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Quinn Louise Morgendorffer

Fanon has several definitions, and is a term that applies to almost every media-based or Internet fandom. As defined in the TV Tropes Wiki, fanon is "the set of assumptions based on that material which, while they generally seem to be the 'obvious' or 'only' interpretation of canonical fact, are not actually part of the canon. Occasionally, the explanation seems good enough to just be 'common sense.'"

In other words, fanon is what the fans think fills in the gaps in the original show, and deliberately avoids contradicting canon itself.

Fanon becomes especially potent when put into writing, either in essays or fanfiction, as it is then likely to be referenced thereafter by other fans. If fanon becomes especially prevalent, it can be mistaken for or misremembered as being canon by newer fans.

Alexandra Griffin
Anastasia Rowe
Adopted child Tiffany Blum-Deckler

Daria Fanon[edit]

In Daria fandom, fanon is anything said or implied about Daria that is not strictly canon, but does not contradict canon and is therefore widely accepted by most fans.

The source of such material often has a semi-official tone to it. Before 2011, when Highland was canonically placed in Texas, most fans still located Highland in that state based on comments in an interview with the creator of Beavis and Butt-head, Mike Judge; they also assumed that Lawndale was located in a state like Maryland or Pennsylvania (usually Maryland), based on an interview with Daria creator Glenn Eichler.

At other times, the fanon is an extrapolation from what's presented. Tiffany Blum-Deckler is an Asian girl with both an Anglicised first name and a double-barrelled Jewish surname, leading to the fanon that she's the adopted child of a Jewish family. Mr. DeMartino, due to his military school background, age, and early comments on the Vietnam War, is sometimes assumed to have fought in Vietnam.


An important aspect of fanon is when those commonly held assumptions about a show are contradicted by later official material, especially if aired on TV. This is called Jossing, after Joss Whedon, the creator of Buffy the Vampire Slayer. (See the link for a full explanation.) Early Daria fanfics were sometimes Jossed, and the entire genre of Trent/Daria romances was Jossed when the show explicitly ended Daria's crush on Trent and had them both admit it wouldn't have worked between them.

Now that the series has ended, however, nothing can be so discounted; our assumptions about Daria are (sadly) safe. In fact, wide use of the alternate-universe convention within this fandom has weakened potential Jossing to the point that most stories that diverge from canon can be enjoyed on their own merits because "it all takes place in another Dariaverse." The last time "Jossing" was a risk was when Glenn Eichler gave an interview to Kara Wild in 2005-06. Mr. Eichler stated the ages of the Barksdale sisters (Helen had sometimes been assumed to be the youngest), said "Mad Dog" Morgendorffer was a drafted WW2 soldier (he'd been assumed to be a career soldier and often placed in the Korean War), and mentioning other previously unheard-of facts that hadn't made it into the show proper.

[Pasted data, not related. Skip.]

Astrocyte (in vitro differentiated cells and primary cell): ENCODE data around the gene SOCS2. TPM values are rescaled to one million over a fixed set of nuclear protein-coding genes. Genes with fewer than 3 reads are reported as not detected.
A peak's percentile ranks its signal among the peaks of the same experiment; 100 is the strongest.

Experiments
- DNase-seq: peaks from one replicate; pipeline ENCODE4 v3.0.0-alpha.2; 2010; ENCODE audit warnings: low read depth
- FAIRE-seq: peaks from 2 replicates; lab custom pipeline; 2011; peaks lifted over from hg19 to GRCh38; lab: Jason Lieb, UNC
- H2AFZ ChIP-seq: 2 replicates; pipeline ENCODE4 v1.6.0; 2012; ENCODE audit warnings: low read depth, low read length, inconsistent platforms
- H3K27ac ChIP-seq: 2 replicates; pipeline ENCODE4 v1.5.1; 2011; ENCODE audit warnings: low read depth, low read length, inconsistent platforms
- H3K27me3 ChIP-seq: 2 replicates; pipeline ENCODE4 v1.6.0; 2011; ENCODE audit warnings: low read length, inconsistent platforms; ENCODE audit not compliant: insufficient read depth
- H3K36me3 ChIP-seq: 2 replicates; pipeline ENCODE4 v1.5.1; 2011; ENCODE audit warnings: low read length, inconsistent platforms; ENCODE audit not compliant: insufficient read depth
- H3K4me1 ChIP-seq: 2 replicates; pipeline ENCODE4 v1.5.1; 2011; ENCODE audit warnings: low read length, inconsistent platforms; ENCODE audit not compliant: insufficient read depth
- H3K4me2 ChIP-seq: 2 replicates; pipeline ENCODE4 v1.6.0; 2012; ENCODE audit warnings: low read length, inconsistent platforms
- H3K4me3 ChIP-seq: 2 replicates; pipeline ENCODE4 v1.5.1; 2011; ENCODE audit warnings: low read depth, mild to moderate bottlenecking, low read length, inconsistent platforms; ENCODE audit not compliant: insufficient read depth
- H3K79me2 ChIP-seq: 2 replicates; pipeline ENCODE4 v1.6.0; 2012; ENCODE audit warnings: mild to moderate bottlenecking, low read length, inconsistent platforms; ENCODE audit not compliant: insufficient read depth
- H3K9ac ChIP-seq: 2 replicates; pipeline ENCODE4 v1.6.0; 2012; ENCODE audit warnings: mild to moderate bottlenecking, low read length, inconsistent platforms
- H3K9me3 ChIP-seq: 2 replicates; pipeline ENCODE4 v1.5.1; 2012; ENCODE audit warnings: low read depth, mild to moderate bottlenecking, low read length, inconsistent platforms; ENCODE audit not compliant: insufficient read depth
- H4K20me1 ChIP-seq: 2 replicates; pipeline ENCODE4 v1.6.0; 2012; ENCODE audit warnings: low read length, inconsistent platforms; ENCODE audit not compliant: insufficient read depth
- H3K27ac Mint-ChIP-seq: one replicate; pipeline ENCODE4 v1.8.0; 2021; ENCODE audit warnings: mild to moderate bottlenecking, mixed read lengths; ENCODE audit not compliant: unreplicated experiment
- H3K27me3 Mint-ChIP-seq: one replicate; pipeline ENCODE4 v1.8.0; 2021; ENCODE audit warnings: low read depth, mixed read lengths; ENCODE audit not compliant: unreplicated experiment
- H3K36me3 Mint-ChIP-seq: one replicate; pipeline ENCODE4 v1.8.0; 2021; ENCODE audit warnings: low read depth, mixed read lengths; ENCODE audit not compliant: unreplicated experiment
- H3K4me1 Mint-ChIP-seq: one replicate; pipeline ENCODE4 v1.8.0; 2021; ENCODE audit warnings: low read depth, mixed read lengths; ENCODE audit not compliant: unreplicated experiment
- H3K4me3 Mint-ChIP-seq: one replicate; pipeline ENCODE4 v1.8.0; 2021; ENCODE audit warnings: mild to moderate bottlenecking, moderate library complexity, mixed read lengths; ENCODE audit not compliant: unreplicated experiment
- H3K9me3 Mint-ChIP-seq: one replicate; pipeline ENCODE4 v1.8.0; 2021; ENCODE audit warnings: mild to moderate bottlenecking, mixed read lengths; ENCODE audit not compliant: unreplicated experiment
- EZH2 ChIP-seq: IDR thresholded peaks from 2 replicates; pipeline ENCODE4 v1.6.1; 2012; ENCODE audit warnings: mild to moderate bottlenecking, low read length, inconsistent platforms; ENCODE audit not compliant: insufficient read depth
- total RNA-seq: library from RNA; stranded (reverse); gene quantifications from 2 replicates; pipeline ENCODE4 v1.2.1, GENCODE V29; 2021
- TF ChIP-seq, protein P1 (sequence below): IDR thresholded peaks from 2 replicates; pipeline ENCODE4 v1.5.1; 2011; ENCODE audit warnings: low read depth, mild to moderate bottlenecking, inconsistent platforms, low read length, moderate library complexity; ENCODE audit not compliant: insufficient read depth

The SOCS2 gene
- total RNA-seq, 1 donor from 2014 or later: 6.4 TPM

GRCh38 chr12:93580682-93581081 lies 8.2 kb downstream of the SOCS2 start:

The longer the original series remains off the air, the more authority is given by fans to other fan creations, and the stronger fanon becomes in the minds of all. While this might place the acceptance of canon at some risk, the fandom does what it needs to do in order to survive and prosper.

Fanfic fanon[edit]

"Fanon" in the context of Daria fanfic is any fan-created character, name or nickname, device, location, event, or concept popular enough to be used by other fans in their own works: a literal fan-canon.

Fans have given Daria the middle name Anne, Louise, or Marie, each of which has been copied by other fans in their writings; characters like Sandi and Stacy have been given full names. (None of these conventions explicitly defies canon, and could therefore be considered fanon in the original sense) Background characters have also been given names, such as Tori Jericho for "Popular Girl" or Scarlett for an unnamed goth. Even stories that have completely different characterisations or roles for these 'backgrounders' will use the names "Tori" and "Scarlett"; this makes them instantly recognisable to many older fans, and a writer may feel free to write about them as they would about canon characters, without needing to explain many details. (See also shared characters.)